The U.S. realized during WWI that they would’ve been much more effective at ending the war sooner if there were better roads in Europe. After World War I, leaders in Washington became concerned about the state of our nation’s roads should we ever need to fight a war at home. The automobile was still a relatively new invention so most transcontinental travel depended on a few train tracks spanning the country. The U.S. War Department (now the Defense Department), wanted to know if our nation’s roads could handle coast-to-coast movements of military equipment so the vision of having a roadway system was mostly about our military effectiveness not about having roads for personal use.
The Federal Government sent a Transcontinental Motor Convoy which included 80 military vehicles and 280 soldiers from Washington, D.C. to California on July 7, 1919. Army scouts rode ahead of the convoy on Harley Davidson motorcycles to check out the conditions. They traveled over dirt roads, rutted paths, winding mountain trails, and shifting desert sands on their way to California.
Many areas were nearly impassable and the men often had to push or pull the heavy trucks in their convoy to keep them moving. The vehicles frequently broke down, got stuck in mud, and sank when roads and bridges collapsed under them. In spite of the hardships, 62 days after it left Washington, D.C., the convoy reached San Francisco. It had covered 3,251 miles, averaging 58 miles a day at an average speed of 6 mph. The official report of the War Department concluded that the existing roads in the United States were absolutely incapable of meeting their requirements.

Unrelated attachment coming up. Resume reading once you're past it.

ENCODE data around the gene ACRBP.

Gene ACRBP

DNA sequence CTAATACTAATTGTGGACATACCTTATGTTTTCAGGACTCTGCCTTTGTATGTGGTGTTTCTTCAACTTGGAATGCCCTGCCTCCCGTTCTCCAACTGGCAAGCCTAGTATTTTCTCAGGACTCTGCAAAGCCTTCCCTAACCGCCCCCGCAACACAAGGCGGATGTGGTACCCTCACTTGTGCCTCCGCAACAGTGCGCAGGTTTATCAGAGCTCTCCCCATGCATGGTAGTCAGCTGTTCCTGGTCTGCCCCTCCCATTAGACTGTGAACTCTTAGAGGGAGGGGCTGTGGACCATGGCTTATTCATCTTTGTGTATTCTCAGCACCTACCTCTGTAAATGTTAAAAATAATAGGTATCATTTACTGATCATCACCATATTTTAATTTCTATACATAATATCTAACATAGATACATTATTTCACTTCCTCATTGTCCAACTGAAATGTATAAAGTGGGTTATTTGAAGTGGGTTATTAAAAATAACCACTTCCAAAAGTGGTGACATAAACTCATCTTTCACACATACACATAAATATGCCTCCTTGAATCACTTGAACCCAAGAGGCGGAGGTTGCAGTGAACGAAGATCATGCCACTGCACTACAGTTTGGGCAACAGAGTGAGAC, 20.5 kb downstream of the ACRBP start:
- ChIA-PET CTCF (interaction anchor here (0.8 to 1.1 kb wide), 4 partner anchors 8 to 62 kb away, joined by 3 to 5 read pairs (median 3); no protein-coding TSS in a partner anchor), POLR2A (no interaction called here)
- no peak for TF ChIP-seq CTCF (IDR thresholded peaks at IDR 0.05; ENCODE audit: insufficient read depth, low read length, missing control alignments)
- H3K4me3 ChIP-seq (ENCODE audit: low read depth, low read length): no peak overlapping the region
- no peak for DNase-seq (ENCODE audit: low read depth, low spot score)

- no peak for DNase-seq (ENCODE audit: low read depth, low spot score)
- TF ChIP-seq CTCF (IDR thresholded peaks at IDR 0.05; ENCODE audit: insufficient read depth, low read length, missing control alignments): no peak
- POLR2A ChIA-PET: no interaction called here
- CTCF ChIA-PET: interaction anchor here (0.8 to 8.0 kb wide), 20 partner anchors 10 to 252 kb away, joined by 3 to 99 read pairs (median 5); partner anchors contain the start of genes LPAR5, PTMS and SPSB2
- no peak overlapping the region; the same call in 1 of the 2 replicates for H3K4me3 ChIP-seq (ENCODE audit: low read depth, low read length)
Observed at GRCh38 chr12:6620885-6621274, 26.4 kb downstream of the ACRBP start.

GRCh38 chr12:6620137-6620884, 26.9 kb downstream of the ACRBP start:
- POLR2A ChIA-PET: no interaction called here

One of the Army officers on the convoy was 28-year-old Lieutenant Colonel Dwight D. Eisenhower, who later said the roads they encountered “varied from average to non-existent.” Eisenhower never forgot this grueling experience nor how difficult it was during WWII to get around the various countries so one of the most important things he did after becoming president was to create the interstate highway system.
Construction began in 1956, and the entire interstate system now has a total length of 46,837 miles. It’s the largest highway system in the world and the largest public works project in world history.